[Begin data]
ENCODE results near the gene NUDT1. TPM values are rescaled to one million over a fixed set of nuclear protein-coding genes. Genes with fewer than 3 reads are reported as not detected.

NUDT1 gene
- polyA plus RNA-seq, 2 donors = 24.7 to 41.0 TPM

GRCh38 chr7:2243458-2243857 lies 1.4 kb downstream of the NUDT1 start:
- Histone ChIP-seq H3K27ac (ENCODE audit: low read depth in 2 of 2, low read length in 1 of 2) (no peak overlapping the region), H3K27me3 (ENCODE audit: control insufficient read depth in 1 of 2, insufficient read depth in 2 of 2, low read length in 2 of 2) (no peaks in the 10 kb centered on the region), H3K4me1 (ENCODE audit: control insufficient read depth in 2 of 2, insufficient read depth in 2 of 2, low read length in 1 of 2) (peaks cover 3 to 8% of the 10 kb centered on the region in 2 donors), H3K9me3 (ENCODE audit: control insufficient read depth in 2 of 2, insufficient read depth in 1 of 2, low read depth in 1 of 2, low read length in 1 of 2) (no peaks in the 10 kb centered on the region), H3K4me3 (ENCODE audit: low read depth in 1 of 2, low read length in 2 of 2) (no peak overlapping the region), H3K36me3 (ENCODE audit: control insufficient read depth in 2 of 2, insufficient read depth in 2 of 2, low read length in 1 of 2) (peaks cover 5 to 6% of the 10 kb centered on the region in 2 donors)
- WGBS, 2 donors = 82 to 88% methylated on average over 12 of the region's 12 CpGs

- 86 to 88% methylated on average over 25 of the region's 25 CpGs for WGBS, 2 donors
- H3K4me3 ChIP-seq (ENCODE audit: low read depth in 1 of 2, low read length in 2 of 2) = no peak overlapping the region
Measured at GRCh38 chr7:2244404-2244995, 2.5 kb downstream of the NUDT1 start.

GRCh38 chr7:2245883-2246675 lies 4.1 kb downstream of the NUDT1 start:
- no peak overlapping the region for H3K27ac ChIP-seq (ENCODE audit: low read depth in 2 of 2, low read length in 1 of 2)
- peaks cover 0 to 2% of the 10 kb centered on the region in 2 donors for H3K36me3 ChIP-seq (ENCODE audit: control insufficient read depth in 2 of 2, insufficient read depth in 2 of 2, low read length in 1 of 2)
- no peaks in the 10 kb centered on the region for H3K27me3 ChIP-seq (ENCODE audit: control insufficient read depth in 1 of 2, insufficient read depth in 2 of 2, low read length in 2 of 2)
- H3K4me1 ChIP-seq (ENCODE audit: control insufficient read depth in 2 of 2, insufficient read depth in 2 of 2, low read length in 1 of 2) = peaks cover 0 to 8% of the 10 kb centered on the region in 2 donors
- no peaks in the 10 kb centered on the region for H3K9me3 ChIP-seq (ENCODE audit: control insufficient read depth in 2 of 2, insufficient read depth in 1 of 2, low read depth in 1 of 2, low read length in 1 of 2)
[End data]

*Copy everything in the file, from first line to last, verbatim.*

ENCODE results near the gene NUDT1. TPM values are rescaled to one million over a fixed set of nuclear protein-coding genes. Genes with fewer than 3 reads are reported as not detected.

NUDT1 gene
- polyA plus RNA-seq, 2 donors = 24.7 to 41.0 TPM

GRCh38 chr7:2243458-2243857 lies 1.4 kb downstream of the NUDT1 start:
- Histone ChIP-seq H3K27ac (ENCODE audit: low read depth in 2 of 2, low read length in 1 of 2) (no peak overlapping the region), H3K27me3 (ENCODE audit: control insufficient read depth in 1 of 2, insufficient read depth in 2 of 2, low read length in 2 of 2) (no peaks in the 10 kb centered on the region), H3K4me1 (ENCODE audit: control insufficient read depth in 2 of 2, insufficient read depth in 2 of 2, low read length in 1 of 2) (peaks cover 3 to 8% of the 10 kb centered on the region in 2 donors), H3K9me3 (ENCODE audit: control insufficient read depth in 2 of 2, insufficient read depth in 1 of 2, low read depth in 1 of 2, low read length in 1 of 2) (no peaks in the 10 kb centered on the region), H3K4me3 (ENCODE audit: low read depth in 1 of 2, low read length in 2 of 2) (no peak overlapping the region), H3K36me3 (ENCODE audit: control insufficient read depth in 2 of 2, insufficient read depth in 2 of 2, low read length in 1 of 2) (peaks cover 5 to 6% of the 10 kb centered on the region in 2 donors)
- WGBS, 2 donors = 82 to 88% methylated on average over 12 of the region's 12 CpGs

- 86 to 88% methylated on average over 25 of the region's 25 CpGs for WGBS, 2 donors
- H3K4me3 ChIP-seq (ENCODE audit: low read depth in 1 of 2, low read length in 2 of 2) = no peak overlapping the region
Measured at GRCh38 chr7:2244404-2244995, 2.5 kb downstream of the NUDT1 start.

GRCh38 chr7:2245883-2246675 lies 4.1 kb downstream of the NUDT1 start:
- no peak overlapping the region for H3K27ac ChIP-seq (ENCODE audit: low read depth in 2 of 2, low read length in 1 of 2)
- peaks cover 0 to 2% of the 10 kb centered on the region in 2 donors for H3K36me3 ChIP-seq (ENCODE audit: control insufficient read depth in 2 of 2, insufficient read depth in 2 of 2, low read length in 1 of 2)
- no peaks in the 10 kb centered on the region for H3K27me3 ChIP-seq (ENCODE audit: control insufficient read depth in 1 of 2, insufficient read depth in 2 of 2, low read length in 2 of 2)
- H3K4me1 ChIP-seq (ENCODE audit: control insufficient read depth in 2 of 2, insufficient read depth in 2 of 2, low read length in 1 of 2) = peaks cover 0 to 8% of the 10 kb centered on the region in 2 donors
- no peaks in the 10 kb centered on the region for H3K9me3 ChIP-seq (ENCODE audit: control insufficient read depth in 2 of 2, insufficient read depth in 1 of 2, low read depth in 1 of 2, low read length in 1 of 2)